From Basic Income to a Four Day Week – How New Economic Ideas Could Change the Art World

For too long ‘doing what you love’ has been a neat excuse to devalue artistic labour

In the decade since the 2008 economic crash, the landscapes of work and personal finances have changed significantly, not least within the arts and culture sector. Across the UK, the gig economy has blossomed, average working hours have increased, as has job insecurity, and wages have continued to stagnate. In the culture sector, public galleries and libraries have suffered swingeing funding cuts; many mid-sized commercial galleries have closed while others have redirected their business to art fairs; and the market has become ever more concentrated at the high end. Teaching, one of the traditional means for artists to earn a supplementary income, has become increasingly precarious, with zero-hour contracts now the norm for visiting lecturers. At the same time, arts courses have proliferated and the number of graduates expecting to sublimate their creativity into a viable career has increased, making the field even more competitive.

Although unemployment figures in the UK are now at the lowest since the early 1970s, so is the quality of much employment, and the ill effect this has on physical and mental wellbeing has been widely noted. With automation increasingly putting some jobs into question – studies say up to a third of all jobs in the UK and half in the US could go – social scientists and politicians have been exploring a range of experimental solutions, from the payment of a universal basic income to the provision of universal basic services, and the implementation of a four-day working week. At last month’s Labour Party conference, shadow chancellor John McDonnell pledged to introduce a shorter working week of 32 hours with no loss of earnings if his party formed the next government. What impact, if any, might the rise of automation and the introduction of new financial and economic models have in the arts and culture sector?

Anu Suhonen, ‘Process Accelerator 2.0’, 2019, installation view, Block 336, London. Courtesy: the artist and Block 366, London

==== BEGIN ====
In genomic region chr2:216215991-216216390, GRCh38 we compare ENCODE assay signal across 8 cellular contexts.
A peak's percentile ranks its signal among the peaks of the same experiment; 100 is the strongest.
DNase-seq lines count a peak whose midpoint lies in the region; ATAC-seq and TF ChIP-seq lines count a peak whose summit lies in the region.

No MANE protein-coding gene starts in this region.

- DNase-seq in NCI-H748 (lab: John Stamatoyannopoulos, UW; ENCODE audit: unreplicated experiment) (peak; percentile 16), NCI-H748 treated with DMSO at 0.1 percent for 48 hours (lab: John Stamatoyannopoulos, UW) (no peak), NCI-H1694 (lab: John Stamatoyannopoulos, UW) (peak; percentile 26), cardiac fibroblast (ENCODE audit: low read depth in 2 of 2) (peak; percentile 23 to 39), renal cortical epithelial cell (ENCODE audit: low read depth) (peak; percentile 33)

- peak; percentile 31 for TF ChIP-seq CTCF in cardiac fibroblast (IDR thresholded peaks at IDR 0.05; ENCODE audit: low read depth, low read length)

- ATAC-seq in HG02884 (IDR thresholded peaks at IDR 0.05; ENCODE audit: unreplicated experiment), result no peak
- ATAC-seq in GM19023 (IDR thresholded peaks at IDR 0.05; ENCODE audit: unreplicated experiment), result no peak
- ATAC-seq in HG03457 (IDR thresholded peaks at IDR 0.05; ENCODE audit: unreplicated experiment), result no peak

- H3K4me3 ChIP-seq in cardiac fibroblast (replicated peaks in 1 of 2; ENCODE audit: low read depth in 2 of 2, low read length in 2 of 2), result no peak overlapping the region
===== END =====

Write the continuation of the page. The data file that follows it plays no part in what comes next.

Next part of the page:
Universal Basic Income

Promoted by Silicon Valley entrepreneurs including tech-billionaires Elon Musk and Mark Zuckerberg and by Democratic presidential candidate Andrew Yang as a potential panacea for the job losses anticipated in the coming of mass-automation, UBI has over the past few decades been tested in parts of the US, Canada, Kenya, Namibia and considered by political parties across the spectrum. Trials demonstrate that UBI does not have a negative impact on productivity and that it can have a positive impact on societal wellbeing. In Finland, a 2-year trial in which 2000 unemployed people were randomly selected to receive EUR€560 per month with no strings attached ended in early February 2019. Recipients reported a sense of greater economic security and better personal wellbeing, as well as increased levels of trust and confidence in future work prospects, although the report also stated that it is not yet possible to draw any firm conclusions. 

To coincide with the end of the Finnish trial, Block 336 gallery in London hosted Finnish artist Anu Suhonen on a five-week residency themed around the future of labour, which culminated in the exhibition ‘Process Accelerator 2.0’ (9 February – 9 March 2019). Suhonen imagined a system of production and consumption designed to achieve ‘explosive growth’, staged in the gallery as a fully automated factory producing 3D printed sculptures of consumer waste. The exhibition offered a window onto a possible future world, a sterile and anti-social environment in which a large proportion of the contemporary labour market is obsolete; a place in which UBI mitigates the disappearances of wages. But many artists have never been paid for their art work, and for those practising before the introduction of stricter rules governing benefits, at a time when the cost of living was also lower, unemployment benefits in effect operated as a form of basic income, enabling them to devote time to their art rather than to paid work. UBI could arguably function in the same way for artists, allowing them to cover basic needs and to have enough time to work on their art, and also to contribute to a raft of collective goals such as interpersonal care, child rearing, community maintenance, democratic engagement and sport and public health. 

Anu Suhonen, ‘Process Accelerator 2.0’, 2019, installation view, Block 336, London. Courtesy: the artist and Block 366, London

Universal Basic Services